The Alexander family asks court to overturn decision to transfer JustinAlexander.com.
In 1999 Gary Alexander did something that was rather forward looking for the time: he registered his family members’ names as .com addresses. He registered his own name, GaryAlexander.com, domains for his sons, JustinAlexander.com and JaredAlexander.com, as well as one for his wife, DianeAlexander.com.
Two years later a wedding dress designer called Justin Alexander started up.
14 years later, the wedding dress designer filed a UDRP for the domain JustinAlexander.com…and won.
The decision by National Arbitration Forum panelist R. Glen Ayers was very bad. It seemed that Ayers was swayed by the fact that the whois record on the domain changed from time to time during the past 14 years. Gary Alexander outsourced the management of the domain, and then kept it under a couple of his company names for a while.
Still, it doesn’t take a genius to figure out the domain was registered by Gary Alexander for his son. In 1999. Two years before the wedding dress designer claims rights to the mark Justin Alexander.
Justin Alexander, Inc. (the wedding gown company) really went out on a limb in its assertions. I love this one:
If, as Respondent argues, the disputed domain name is for his son, then the domain name rationally should be developed because Respondent’s son is graduating from Washington State University with a degree in entrepreneurship this year. Complainant states that it “defies credibility that someone studying entrepreneurship in college would not make use of a website associated with his name.”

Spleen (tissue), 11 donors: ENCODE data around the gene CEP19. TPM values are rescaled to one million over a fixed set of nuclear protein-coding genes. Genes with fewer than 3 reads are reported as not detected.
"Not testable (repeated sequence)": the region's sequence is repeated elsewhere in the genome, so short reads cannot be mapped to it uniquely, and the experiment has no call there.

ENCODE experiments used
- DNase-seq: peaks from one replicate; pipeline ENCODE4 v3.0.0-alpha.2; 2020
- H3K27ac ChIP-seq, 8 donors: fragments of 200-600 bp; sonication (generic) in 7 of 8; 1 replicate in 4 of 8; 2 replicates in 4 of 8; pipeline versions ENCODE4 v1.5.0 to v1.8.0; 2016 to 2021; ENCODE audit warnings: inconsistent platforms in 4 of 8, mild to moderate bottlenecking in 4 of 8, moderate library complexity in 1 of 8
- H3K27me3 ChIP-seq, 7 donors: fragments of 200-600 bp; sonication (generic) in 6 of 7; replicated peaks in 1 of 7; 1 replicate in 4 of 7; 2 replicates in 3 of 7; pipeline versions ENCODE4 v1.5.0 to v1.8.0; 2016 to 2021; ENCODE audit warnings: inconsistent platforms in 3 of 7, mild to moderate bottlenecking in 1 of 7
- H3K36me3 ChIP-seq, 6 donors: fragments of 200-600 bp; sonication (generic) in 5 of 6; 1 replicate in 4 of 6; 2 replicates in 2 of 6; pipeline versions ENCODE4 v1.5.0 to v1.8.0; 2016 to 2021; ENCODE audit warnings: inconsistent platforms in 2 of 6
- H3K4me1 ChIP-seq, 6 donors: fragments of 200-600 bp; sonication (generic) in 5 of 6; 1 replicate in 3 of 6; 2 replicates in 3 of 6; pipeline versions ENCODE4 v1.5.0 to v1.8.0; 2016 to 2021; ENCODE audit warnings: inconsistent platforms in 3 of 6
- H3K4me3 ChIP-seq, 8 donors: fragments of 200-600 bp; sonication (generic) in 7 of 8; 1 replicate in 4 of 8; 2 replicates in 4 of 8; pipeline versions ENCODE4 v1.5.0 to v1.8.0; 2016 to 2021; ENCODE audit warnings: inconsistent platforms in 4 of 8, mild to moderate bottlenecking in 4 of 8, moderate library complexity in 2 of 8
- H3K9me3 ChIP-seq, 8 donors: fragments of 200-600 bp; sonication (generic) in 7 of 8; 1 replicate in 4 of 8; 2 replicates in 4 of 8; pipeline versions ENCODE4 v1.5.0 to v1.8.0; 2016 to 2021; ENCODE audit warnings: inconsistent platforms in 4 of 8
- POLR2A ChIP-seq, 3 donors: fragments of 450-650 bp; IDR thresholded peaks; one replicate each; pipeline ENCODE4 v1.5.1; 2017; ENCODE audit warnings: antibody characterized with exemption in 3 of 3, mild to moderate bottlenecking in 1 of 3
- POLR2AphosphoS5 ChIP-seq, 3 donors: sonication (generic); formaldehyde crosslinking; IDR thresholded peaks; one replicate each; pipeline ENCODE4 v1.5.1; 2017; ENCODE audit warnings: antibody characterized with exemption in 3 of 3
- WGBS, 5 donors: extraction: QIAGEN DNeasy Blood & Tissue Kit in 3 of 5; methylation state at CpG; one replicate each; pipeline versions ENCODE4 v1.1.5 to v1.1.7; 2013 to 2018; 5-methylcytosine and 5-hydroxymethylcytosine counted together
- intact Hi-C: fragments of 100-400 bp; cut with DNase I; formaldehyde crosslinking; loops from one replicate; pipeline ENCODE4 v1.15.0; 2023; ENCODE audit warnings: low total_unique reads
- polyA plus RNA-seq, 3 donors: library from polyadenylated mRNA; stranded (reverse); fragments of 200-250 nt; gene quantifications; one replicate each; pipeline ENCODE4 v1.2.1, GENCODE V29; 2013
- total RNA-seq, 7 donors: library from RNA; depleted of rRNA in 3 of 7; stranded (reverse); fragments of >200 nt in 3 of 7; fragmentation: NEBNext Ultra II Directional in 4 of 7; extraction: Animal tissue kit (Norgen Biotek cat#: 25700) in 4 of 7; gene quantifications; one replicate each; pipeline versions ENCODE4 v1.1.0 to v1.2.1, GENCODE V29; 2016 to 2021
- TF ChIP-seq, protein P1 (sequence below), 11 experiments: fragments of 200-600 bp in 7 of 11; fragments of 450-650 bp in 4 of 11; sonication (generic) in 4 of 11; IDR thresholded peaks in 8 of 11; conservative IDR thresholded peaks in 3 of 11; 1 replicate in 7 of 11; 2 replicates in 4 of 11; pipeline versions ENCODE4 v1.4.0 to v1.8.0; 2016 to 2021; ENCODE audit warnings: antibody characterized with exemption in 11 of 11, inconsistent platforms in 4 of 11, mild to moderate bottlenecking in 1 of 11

Defies credibility? Maybe the guy is busy studying and enjoying college.
The panelist seems to understand that we’re talking about someone’s name here, but decides that other facts of the case warrant a finding that the domain should be transferred:
Ordinarily, the Panel would find that a human being has a right to the use of his own name; that is not the case here. Justin Alexander has never used the name; even if he is the beneficial owner, the lack of use, use by another, and all of the other facts does not justify a finding of “rights in the name.”
I guess Justin, who must have been about 10 at the time the domain was registered, should have fired up FrontPage and designed his own web site one afternoon after he road the bus home from elementary school
Or is it that Justin is psychic and knew that someone would start a wedding gown company called Justin Alexander in a couple years, so he urged his dad to register the domain?
What a joke.
I should note that Ayers has denied many complaints as a panelist…which makes the result here even more surprising.
UDRP was designed to handle clear cut cases of cybersquatting. This is obviously not one of those cases.
Now the Alexander family is having to spend more money to halt this poor decision by a National Arbitration Forum panelist. It has filed for declaratory relief in U.S. District Court in Massachusetts.
It’s sad to see a family get bullied like this.